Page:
Full Text Available Modern screen art over its success to the use of folklore, myth, synthesis of the natural and supernatural, and a consistent orientation toward the most popular plot schemes. Their metaphorical appeal is not to the rational but to the emotional, through identification with the magic power of heroes and standardization of ideas, situations, characters and so on in compensation for dreams not realized in life, there are illusions – happy endings. In movies, TV shows, and music videos' rhythmic organization, viewers' feelings are influenced as much by the order of changing shots as by the content of productions. On the basis of the foregoing, it can be concluded that the media texts of popular culture obliged to a variety of factors for its success. These include: reliance on folklore and mythological sources, constancy metaphors, focus on consistent implementation of the most persistent plot schemes, the synthesis of the natural and the supernatural, the appeal not to rational and emotional, through the identification of (imaginary transformation in of active characters merge with the atmosphere, the aura of works, “magic power” of heroes, standardization (replication, unification, adaptation ideas, situations, characters, etc., mosaic, seriality, the compensation (of the cherished illusion, but not come true desires, the happy ending, the use of such rhythmic organization movies, TV shows, clips, where the feeling of the audience with the content of the frame affects the order of their shift; intuitive guessing subconscious audience interests, etc.

  9. Quantification of Rain Induced Artifacts on Digital Satellite Television ...

    African Journals Online (AJOL)

    The presence of artifacts on the high definition television (TV) content and the eventual loss of the digital TV signals to rain is still a major concern to satellite operators, digital satellite television (DSTV) and terrestrial television content providers. In this paper, the artifacts present in a typical DSTV signal is examined on a ...

  10. The diffusion of television in India.

    Science.gov (United States)

    Singhal, A; Doshi, J K; Rogers, E M; Rahman, S A

    1988-01-01

    Between 1980 and 1987, the number of television sets increased by 10 times in India. Television now reaches an audience of about 800 million, 10% of the population. 3 main reasons account for the rapid diffusion of television in India: the role of communication satellites in expanding access to television signals, the introduction and popularity of soap operas, and the increasing revenues to the national television system (Doordarshan) from commercial advertising. Hum Log, the 1st soap opera on the national network, was patterned after pro-development soap operas in Mexico and addresses social issues such as family communication, women's status, small family size, national integration, dowry, and alcoholism. The main lesson from the Hum Log experience was that indigenous soap operas can attract large audiences and substantial profits. A 1987 household survey indicated that television ownership is more common in urban areas (88% of households) than rural areas (52%) and among households with incomes above RS 1500 (75% of television owners). The commercialization of Indian television has precipitated a policy debate about television's role. Supporters of further expansion of television services cite popular will, the potential to use this medium for educational development, high advertising incomes, the ability of satellite television to penetrate rural areas, and high government expenditures for television broadcasting. On the other hand, detractors of the commercialization policy argue that television promotes consumerism, widens the gap between the urban elite and the rural poor, disregards regional sociocultural norms, and diverts funding from development programs in areas such as health and education.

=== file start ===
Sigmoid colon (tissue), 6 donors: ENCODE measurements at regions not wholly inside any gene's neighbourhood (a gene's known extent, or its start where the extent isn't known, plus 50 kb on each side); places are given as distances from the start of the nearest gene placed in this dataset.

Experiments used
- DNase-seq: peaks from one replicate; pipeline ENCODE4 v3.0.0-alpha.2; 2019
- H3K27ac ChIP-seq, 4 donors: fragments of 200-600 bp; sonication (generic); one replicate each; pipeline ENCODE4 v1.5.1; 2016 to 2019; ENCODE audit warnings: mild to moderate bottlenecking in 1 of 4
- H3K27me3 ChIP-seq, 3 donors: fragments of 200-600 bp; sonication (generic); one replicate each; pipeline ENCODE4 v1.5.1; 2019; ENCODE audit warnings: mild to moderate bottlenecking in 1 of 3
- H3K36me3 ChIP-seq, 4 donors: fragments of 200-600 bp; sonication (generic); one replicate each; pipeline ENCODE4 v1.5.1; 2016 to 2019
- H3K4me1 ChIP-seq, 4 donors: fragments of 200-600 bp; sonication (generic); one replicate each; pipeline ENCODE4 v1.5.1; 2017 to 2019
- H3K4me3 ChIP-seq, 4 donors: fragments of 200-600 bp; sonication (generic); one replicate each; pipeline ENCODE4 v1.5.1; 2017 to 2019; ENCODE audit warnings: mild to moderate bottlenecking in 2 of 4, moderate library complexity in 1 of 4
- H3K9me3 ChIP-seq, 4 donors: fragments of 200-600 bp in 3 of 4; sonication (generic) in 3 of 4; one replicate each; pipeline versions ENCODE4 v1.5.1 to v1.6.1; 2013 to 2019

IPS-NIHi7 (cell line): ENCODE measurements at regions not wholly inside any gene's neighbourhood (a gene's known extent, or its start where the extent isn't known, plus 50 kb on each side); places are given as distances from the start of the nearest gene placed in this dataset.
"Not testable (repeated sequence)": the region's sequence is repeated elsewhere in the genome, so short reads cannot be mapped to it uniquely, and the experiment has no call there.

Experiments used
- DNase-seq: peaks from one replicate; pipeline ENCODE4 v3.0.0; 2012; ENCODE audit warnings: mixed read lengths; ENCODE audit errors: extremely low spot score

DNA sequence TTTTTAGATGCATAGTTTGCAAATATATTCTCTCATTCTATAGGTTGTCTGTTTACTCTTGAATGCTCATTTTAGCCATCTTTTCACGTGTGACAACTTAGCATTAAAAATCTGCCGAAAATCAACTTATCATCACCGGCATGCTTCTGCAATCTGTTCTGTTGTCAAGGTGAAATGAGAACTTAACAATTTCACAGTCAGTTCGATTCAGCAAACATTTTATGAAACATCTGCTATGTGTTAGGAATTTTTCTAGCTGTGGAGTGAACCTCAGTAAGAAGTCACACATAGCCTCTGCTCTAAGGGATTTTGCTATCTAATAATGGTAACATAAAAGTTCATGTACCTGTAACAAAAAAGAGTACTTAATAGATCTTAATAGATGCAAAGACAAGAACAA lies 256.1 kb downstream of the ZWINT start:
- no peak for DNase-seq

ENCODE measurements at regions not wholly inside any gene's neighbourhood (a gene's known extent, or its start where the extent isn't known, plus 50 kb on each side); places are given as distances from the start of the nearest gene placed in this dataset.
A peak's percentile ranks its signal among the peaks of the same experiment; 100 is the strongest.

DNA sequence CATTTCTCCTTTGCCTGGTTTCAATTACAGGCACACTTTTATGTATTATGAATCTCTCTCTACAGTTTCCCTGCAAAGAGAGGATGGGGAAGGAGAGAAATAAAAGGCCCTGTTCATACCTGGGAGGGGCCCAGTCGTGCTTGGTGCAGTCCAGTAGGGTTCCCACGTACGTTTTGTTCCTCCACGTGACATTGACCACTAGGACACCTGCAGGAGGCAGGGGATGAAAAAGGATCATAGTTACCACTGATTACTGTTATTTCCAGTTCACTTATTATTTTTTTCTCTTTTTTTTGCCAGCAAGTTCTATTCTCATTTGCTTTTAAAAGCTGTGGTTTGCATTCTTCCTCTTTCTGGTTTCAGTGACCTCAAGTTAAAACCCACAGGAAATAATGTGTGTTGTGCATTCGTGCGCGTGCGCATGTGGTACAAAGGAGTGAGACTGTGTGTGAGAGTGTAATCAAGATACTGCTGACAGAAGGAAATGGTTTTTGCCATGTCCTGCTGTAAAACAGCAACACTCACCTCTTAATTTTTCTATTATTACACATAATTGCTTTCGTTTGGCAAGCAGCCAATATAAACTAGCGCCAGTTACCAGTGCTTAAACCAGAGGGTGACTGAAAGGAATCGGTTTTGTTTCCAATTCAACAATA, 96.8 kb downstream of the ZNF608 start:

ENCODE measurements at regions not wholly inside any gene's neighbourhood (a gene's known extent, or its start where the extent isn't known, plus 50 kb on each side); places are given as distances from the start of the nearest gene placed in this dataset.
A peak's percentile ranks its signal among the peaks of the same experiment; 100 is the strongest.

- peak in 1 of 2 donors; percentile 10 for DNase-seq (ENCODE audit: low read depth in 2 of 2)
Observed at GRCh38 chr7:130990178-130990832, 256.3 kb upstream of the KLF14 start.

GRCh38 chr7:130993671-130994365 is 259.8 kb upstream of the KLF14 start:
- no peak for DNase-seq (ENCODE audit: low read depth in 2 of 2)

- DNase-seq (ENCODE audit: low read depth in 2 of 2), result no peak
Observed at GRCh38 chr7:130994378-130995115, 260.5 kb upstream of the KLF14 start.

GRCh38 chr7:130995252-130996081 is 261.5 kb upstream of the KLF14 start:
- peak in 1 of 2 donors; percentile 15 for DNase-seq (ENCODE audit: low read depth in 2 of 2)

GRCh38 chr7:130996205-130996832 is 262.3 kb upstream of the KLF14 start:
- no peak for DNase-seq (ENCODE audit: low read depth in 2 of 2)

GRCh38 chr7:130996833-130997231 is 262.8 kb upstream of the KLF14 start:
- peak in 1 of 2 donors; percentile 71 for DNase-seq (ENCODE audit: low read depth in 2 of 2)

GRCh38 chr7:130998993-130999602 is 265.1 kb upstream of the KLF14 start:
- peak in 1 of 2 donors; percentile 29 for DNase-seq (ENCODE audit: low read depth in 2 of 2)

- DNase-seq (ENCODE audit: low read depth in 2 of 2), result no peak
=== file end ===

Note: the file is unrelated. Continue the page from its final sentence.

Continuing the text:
11. 'TV Format Protection through Marketing Strategies?'

    OpenAIRE

    Singh, Sukhpreet

    2008-01-01

    Commercially successful programme ideas are often imitated or adapted. Television formats, in particular, are routinely copied. Starting from radio formats in the 1950s to game shows and reality programme formats of today, producers have accused others of “stealing”. Although formats constitute one of the most important exports for British TV producers, there is still no certainty about the legal protection of TV formats from copycat versions. Since TV formats fail to fall neatly within the d...

  12. 76 FR 52632 - Television Broadcasting Services; Panama City, FL

    Science.gov (United States)

    2011-08-23

    ...] Television Broadcasting Services; Panama City, FL AGENCY: Federal Communications Commission. ACTION: Proposed rule. SUMMARY: The Commission has before it a petition for rulemaking filed by Gray Television Licensee... 73 Television, Television broadcasting. Federal Communications Commission. Barbara A. Kreisman, Chief...

  13. 76 FR 35831 - Television Broadcasting Services; Eau Claire, WI

    Science.gov (United States)

    2011-06-20

    ...] Television Broadcasting Services; Eau Claire, WI AGENCY: Federal Communications Commission. ACTION: Proposed rule. SUMMARY: The Commission has before it a petition for rulemaking filed by Gray Television Licensee... 73 Television, Television broadcasting. Federal Communications Commission. Barbara A. Kreisman, Chief...